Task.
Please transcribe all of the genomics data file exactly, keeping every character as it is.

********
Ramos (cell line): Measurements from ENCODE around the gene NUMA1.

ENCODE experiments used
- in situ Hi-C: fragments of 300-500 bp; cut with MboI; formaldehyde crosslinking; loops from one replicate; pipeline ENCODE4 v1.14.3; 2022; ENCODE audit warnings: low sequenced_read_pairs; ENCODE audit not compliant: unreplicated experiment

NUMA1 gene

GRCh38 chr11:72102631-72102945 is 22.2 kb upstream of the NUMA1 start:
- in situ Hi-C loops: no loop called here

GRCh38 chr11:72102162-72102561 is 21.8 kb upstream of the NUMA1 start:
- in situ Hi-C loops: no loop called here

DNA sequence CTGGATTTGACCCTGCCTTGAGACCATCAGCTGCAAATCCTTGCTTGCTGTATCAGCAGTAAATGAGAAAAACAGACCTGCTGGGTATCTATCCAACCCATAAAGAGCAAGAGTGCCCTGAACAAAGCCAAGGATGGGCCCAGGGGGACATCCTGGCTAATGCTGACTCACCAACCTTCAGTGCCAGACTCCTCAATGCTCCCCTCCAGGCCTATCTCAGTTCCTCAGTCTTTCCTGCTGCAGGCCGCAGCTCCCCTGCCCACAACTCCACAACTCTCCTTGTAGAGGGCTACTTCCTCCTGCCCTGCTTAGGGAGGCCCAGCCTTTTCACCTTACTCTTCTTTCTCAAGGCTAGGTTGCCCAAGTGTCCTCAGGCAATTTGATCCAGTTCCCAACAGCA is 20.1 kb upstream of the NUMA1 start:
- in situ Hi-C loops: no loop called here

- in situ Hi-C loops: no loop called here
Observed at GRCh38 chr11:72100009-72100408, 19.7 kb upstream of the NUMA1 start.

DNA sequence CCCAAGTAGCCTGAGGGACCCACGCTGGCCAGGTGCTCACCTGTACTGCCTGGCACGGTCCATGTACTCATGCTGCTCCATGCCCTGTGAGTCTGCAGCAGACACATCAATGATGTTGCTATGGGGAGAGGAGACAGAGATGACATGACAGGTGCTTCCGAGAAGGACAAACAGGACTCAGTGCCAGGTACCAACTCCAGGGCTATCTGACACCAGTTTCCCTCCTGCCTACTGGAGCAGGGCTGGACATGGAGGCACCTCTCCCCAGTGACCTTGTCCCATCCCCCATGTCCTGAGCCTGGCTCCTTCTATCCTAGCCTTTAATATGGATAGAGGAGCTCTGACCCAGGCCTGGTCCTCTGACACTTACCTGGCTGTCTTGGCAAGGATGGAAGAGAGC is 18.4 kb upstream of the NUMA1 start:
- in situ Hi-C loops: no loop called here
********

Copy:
Ramos (cell line): Measurements from ENCODE around the gene NUMA1.

ENCODE experiments used
- in situ Hi-C: fragments of 300-500 bp; cut with MboI; formaldehyde crosslinking; loops from one replicate; pipeline ENCODE4 v1.14.3; 2022; ENCODE audit warnings: low sequenced_read_pairs; ENCODE audit not compliant: unreplicated experiment

NUMA1 gene

GRCh38 chr11:72102631-72102945 is 22.2 kb upstream of the NUMA1 start:
- in situ Hi-C loops: no loop called here

GRCh38 chr11:72102162-72102561 is 21.8 kb upstream of the NUMA1 start:
- in situ Hi-C loops: no loop called here

DNA sequence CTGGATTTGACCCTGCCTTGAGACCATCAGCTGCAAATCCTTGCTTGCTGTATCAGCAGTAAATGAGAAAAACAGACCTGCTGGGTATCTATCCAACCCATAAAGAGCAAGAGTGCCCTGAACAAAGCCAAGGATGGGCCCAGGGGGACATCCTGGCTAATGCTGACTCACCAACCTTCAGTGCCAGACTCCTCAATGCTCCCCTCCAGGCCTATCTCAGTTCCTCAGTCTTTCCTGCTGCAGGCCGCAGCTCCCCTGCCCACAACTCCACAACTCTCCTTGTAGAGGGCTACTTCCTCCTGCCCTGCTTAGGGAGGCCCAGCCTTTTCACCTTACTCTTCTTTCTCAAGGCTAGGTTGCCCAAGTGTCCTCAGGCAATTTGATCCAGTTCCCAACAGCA is 20.1 kb upstream of the NUMA1 start:
- in situ Hi-C loops: no loop called here

- in situ Hi-C loops: no loop called here
Observed at GRCh38 chr11:72100009-72100408, 19.7 kb upstream of the NUMA1 start.

DNA sequence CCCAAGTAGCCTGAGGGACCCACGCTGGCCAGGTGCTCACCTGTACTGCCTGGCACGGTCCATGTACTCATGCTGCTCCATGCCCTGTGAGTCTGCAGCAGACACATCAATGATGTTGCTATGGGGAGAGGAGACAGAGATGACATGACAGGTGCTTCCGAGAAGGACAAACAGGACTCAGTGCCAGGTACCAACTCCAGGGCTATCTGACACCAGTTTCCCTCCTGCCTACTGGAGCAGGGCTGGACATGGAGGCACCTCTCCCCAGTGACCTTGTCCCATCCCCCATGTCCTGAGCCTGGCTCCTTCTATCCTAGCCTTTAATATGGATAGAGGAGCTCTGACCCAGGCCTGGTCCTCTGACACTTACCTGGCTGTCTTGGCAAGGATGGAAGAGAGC is 18.4 kb upstream of the NUMA1 start:
- in situ Hi-C loops: no loop called here